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Factors Affecting Gender Discrepancy in Entrepreneurial Activity

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Document pages: 10 pages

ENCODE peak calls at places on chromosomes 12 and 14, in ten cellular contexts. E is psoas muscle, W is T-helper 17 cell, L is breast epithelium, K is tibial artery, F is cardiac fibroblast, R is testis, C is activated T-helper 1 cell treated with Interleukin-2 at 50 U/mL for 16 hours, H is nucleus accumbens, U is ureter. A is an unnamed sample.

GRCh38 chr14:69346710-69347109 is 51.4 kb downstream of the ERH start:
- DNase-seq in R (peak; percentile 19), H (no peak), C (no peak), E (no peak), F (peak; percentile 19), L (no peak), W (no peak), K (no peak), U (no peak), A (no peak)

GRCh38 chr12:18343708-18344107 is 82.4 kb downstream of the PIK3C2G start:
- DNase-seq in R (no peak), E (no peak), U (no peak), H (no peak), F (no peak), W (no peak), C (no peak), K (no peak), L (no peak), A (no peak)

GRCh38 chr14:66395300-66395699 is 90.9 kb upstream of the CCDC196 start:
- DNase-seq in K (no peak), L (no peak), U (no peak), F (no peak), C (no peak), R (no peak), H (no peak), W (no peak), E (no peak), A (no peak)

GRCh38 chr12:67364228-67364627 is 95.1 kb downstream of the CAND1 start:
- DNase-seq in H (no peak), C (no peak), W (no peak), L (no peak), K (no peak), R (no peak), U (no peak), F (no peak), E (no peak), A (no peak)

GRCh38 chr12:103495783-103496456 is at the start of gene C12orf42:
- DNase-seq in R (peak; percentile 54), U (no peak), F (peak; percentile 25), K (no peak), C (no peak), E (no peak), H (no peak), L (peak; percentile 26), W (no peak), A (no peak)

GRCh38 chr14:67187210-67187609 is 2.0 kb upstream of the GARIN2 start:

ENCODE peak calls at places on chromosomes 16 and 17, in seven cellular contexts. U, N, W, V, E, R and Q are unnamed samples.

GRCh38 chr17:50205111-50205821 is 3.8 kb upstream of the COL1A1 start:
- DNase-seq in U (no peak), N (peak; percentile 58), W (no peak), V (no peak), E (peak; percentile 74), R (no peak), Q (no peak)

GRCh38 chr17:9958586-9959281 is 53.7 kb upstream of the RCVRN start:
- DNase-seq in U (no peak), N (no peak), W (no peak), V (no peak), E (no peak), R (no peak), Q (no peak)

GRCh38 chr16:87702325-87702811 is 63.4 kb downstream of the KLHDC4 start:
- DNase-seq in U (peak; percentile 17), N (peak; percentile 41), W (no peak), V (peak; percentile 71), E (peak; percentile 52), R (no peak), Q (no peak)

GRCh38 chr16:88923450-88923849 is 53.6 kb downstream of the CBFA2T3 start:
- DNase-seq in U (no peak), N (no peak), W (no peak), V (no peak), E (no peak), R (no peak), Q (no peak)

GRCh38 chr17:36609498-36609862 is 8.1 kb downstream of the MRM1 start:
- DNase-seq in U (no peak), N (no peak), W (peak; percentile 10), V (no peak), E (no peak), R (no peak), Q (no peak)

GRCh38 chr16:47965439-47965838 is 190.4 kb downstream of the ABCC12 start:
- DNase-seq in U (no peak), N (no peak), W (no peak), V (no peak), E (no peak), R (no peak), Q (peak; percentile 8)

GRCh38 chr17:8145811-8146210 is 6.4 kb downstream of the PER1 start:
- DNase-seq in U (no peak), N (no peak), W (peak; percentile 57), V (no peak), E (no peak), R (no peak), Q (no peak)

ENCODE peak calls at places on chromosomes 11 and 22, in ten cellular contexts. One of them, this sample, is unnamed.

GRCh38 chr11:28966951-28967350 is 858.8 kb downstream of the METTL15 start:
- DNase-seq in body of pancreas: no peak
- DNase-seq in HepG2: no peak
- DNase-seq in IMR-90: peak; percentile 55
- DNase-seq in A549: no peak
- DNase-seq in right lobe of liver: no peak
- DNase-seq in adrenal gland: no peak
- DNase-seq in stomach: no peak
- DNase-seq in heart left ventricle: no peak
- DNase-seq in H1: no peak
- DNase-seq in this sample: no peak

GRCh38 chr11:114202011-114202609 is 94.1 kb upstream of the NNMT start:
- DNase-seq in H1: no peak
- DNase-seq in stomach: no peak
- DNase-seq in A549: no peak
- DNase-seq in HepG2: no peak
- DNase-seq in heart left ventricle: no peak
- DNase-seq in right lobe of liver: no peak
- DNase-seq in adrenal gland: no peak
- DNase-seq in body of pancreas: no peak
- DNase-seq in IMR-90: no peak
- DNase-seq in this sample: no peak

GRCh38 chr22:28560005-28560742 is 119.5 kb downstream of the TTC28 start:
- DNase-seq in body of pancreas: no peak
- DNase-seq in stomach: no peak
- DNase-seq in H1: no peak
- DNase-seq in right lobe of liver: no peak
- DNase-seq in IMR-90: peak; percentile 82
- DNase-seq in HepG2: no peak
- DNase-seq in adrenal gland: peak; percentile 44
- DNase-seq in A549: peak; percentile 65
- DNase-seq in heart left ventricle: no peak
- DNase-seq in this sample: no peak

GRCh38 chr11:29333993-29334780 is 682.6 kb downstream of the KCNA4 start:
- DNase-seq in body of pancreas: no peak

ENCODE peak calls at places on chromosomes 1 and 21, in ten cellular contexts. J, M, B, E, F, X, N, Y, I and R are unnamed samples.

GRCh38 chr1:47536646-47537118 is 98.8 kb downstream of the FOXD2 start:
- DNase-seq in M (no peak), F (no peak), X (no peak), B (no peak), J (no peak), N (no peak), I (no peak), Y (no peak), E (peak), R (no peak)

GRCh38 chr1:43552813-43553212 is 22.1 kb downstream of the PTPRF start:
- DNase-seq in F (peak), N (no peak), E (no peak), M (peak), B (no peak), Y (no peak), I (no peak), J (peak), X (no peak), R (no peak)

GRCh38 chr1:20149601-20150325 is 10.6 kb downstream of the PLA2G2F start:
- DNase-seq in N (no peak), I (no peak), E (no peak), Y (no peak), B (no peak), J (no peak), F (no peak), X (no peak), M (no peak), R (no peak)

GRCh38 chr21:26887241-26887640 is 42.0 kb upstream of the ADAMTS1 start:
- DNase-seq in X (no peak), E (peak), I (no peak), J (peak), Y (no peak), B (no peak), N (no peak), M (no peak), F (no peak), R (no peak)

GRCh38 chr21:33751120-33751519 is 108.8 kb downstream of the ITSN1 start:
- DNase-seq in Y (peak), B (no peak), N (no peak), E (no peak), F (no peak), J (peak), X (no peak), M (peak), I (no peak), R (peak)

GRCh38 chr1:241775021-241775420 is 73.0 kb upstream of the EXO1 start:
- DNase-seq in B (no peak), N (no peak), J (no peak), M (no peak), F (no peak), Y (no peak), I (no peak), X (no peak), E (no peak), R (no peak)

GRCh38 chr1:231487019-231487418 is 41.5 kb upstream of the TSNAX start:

Abstract: In spite of rising market opportunities in new, knowledge-based economies, women’s representation in business start-ups and ownership remains remarkably low across industrialized nations (Allen et al., 2008; Kelley, et al., 2010; The´baud, 2015). This low entrepreneurial activity rate could be explained by the lack of possession of different resources that facilitate entrepreneurial activities. The existing literature on women’s entrepreneurship has often explained women’s status by examining patterns of gender inequality in the labor market, such as wage and salary differences. For example, women are less likely to have the human, social, and financial capital deemed critical for the recognition and pursuit of market opportunities, such as workplace and managerial experience, heterogeneous social networks, income, and wealth (Kim, Aldrich, and Keister, 2006; The´baud, 2015). Gender-differentiated perceptions about the activity of entrepreneurship can also contribute to gender gaps in the likelihood of being a business owner (Arenius and Minniti, 2005; Minniti and Nardone, 2007). A number of studies have identified performance gaps between men and women entrepreneurs as a global phenomenon (for example, see OECD, 2005 for OECD countries and Sabarwal and Terrell, 2008 for countries in Eastern Europe). However, most support to women entrepreneurship has focused on developing countries.

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